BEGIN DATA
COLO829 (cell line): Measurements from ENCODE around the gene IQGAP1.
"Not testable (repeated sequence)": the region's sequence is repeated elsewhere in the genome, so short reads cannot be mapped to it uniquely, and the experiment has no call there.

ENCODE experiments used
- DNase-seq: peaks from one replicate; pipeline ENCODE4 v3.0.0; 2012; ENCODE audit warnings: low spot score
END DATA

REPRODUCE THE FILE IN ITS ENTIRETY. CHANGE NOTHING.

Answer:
COLO829 (cell line): Measurements from ENCODE around the gene IQGAP1.
"Not testable (repeated sequence)": the region's sequence is repeated elsewhere in the genome, so short reads cannot be mapped to it uniquely, and the experiment has no call there.

ENCODE experiments used
- DNase-seq: peaks from one replicate; pipeline ENCODE4 v3.0.0; 2012; ENCODE audit warnings: low spot score